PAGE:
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A Raisin in the Sun

(ABC; US DVD: 13 May 2008)

Sean Combs turned what should have been a vanity project, starring in a Broadway revival of Lorraine Hansberry’s A Raisin in the Sun, into a theatrical event.  Combs and company performed similar magic earlier this year with the televised version of the hit revival. 


The hip hop mogul can act, and as executive producer he made sure Hansberry’s iconic play received the lush treatment it deserves despite the small screen.ABC’s A Raisin in the Sun shows Hansberry’s words have lost little of their impact. Combs may be the biggest star here, but it’s Phylicia Rashad’s performance as the family’s matriarch that soars beyond her peers.


A Raisin in the Sun follows the Younger family, an extended African-American clan living from paycheck to proverbial paycheck on Chicago’s South Side circa the 1950s. But a financial windfall is about to change their lives. An insurance check for $10,000 is due any day, but every member of the Younger family has his or her own plans for the money.


Brash Walter Lee (Combs) wants to invest the money in a liquor store scheme cooked up by two associates, while Beneatha (Sanaa Lathan) could use the money for medical school. But Lena (Rashad), the head of the family, has final say over the check.


The money comes from an insurance policy attached to her late husband. She has no plans on taking any extravagant vacation, mind you. She only wants the money to restore peace to her squabbling family. Living together under one crumbling roof has driven them apart, and some of the division may never heal. The check may be the last peace-keeping measure left to hold her loved ones together.  But even the good news comes with a dark lining, and the choices each character makes have a profound impact on the entire family.


Few productions could handle all the melodrama packed into A Raisin in the Sun without buckling, if not collapsing outright. But miraculously the crush of story lines come together in near perfect harmony. The film’s 131-minute running time may seem unnecessary on paper, but just try to find a dead spot in the narrative.


The cast can surely take a collective bow over that balancing act. Combs is the big surprise here, rendering Walter Lee as both a loving father and someone who has played by the rules long enough. He has a harder time disappearing behind his character than his cast mates, but he more than holds his own during the telefilm’s meatiest scenes.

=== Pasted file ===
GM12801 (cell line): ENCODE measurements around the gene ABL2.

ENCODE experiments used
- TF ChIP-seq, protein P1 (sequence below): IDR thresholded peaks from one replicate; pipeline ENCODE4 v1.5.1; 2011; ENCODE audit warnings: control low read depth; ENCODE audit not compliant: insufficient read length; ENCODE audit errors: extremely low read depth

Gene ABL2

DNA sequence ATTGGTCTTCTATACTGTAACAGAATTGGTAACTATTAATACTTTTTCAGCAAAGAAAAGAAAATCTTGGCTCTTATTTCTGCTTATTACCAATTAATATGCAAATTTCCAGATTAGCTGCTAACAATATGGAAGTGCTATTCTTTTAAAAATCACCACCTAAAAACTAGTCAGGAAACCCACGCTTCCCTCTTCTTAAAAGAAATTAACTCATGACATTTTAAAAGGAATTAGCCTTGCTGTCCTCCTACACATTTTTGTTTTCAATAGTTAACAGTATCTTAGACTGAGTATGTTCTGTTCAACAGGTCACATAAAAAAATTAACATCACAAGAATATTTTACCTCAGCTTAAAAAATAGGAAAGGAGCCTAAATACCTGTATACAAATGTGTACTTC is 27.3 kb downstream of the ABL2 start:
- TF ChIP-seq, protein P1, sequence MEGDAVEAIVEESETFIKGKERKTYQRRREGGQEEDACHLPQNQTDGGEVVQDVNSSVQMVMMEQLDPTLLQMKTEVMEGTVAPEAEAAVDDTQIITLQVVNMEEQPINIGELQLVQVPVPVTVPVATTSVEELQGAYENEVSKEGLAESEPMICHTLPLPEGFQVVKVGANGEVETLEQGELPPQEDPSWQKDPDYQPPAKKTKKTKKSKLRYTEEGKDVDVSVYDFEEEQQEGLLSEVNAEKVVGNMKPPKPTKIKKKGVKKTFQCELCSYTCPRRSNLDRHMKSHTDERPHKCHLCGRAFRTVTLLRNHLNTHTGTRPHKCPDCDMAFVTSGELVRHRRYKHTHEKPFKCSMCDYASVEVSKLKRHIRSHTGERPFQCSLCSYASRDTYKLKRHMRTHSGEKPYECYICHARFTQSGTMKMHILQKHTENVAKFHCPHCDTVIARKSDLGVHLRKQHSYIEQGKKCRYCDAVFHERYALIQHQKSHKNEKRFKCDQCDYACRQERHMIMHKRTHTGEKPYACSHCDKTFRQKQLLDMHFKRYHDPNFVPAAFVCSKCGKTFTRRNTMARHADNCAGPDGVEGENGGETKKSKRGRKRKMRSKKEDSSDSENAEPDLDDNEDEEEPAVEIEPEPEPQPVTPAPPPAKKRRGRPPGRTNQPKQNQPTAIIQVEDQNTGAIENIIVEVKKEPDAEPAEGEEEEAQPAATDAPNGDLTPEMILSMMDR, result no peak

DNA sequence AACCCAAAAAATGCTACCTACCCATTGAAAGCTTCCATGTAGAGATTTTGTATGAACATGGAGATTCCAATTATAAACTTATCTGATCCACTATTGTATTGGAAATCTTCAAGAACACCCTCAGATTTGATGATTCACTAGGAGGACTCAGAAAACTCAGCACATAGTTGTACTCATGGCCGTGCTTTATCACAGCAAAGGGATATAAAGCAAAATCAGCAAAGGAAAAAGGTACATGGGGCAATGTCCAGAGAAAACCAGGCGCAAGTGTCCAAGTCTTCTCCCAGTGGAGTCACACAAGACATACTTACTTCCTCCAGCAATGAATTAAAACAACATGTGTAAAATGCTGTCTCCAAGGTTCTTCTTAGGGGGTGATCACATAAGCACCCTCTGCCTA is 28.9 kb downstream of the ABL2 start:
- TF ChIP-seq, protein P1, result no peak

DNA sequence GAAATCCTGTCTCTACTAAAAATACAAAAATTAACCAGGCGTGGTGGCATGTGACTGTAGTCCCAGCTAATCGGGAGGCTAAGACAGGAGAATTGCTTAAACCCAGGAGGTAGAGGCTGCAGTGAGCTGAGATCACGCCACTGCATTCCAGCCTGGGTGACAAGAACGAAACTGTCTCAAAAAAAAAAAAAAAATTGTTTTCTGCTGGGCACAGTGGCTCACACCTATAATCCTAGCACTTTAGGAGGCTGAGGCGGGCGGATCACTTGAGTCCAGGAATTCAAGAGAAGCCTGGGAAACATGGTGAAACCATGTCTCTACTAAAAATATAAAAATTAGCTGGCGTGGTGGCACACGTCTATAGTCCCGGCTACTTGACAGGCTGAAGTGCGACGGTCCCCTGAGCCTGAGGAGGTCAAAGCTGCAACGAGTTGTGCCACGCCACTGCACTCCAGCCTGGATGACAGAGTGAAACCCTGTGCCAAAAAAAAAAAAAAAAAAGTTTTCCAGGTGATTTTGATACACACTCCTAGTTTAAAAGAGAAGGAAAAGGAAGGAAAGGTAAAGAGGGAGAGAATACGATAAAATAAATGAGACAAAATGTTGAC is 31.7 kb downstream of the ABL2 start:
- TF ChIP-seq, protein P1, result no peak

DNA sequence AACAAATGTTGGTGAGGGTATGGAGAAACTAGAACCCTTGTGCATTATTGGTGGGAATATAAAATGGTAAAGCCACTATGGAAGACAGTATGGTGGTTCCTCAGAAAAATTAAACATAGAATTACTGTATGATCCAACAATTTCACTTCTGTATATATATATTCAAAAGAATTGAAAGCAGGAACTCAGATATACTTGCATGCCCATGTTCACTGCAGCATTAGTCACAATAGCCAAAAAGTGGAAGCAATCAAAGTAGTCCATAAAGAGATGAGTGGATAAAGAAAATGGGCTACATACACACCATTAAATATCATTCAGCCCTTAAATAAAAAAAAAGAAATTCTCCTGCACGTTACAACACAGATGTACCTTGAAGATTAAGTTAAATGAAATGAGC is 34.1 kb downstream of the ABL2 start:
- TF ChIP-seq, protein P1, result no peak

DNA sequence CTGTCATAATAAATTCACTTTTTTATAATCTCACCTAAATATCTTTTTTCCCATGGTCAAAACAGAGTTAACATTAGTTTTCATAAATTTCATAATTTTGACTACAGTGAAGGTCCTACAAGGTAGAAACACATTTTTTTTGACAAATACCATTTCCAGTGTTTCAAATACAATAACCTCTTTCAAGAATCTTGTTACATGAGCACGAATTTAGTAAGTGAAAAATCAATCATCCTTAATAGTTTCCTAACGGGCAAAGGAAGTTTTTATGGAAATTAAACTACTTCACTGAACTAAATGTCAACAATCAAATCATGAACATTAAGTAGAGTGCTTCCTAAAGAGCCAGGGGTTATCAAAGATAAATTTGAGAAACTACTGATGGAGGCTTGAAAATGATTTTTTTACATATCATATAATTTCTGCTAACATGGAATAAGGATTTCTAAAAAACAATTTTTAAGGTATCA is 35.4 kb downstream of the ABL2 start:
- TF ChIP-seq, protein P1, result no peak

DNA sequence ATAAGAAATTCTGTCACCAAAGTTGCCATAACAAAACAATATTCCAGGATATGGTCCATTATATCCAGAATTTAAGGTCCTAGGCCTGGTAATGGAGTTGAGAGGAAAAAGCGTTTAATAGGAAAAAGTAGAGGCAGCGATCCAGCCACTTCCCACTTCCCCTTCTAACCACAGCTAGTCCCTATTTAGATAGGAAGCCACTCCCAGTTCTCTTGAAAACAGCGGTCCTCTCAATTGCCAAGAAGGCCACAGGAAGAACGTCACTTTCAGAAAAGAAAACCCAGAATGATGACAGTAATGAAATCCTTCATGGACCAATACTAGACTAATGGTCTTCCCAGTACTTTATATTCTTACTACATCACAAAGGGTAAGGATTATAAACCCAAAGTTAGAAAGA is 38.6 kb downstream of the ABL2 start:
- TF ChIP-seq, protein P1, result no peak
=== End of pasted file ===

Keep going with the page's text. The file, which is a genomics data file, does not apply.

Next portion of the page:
McDonald often does her best work in the background, when the camera finds her face crushed by the family’s latest disappointment. Her character’s relationship with Walter Lee is a complicated one that can’t be summed up in any one scene.


But when Rashad is delivering wisdom earned from decades of hard living, it’s impossible to look at anyone else. Her coiled power, and presence, is accomplished without a raised voice or clenched fist.


Visually, A Raisin in the Sun takes modest measures to open up the original play. But the scenes that matter, the moments that light the emotional fires the film takes great care to ignite, happen within the dilapidated walls of their apartment. Bravo to the set designers for such a stark but memorable presentation. You can see the peeling wallpaper and smell the stench of Lysol as various Youngers scrub the walls and floors.


The era’s racial disparities exist almost like another character, one who never leaves the television frame. Director Kenny Leon rarely overplays the era’s racism, although a throwaway scene of Walter Lee’s employer looks like a moment out of a Masterpiece Theater satire.
John Stamos personifies the era’s active racism, playing a small but crucial role as the neighborhood representative eager to chase the Youngers out of their new home. The actor could have remained buried under his dorky attire, but he manages to radiate a gentle but unassailable evil all while smiling until it hurts.


The DVD’s sole extra, beyond audio commentary by Leon, is a comprehensive look at Hansberry’s play and its impact on popular culture. The playwright died at a young age, but her sister and other family members reminisce about her great work and involvement with the 1961 film version starring Sidney Poitier. Some clips from that film would have helped viewers compare and contrast the two versions, but the segment spends too much time singing Combs’ praises. The filmmakers share how they attempted to bring the story up to date for the modern audience without losing the story’s historical significance. Mission accomplished.

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Christian Toto is a freelance writer and film critic for The Washington Times. His work has appeared in People magazine, MovieMaker Magazine, The Denver Post, The Pittsburgh Tribune-Review and Scripps Howard News Service. He also contributes movie radio commentary to three stations as well as the nationally syndicated Dennis Miller Show and runs What to Watch.com .


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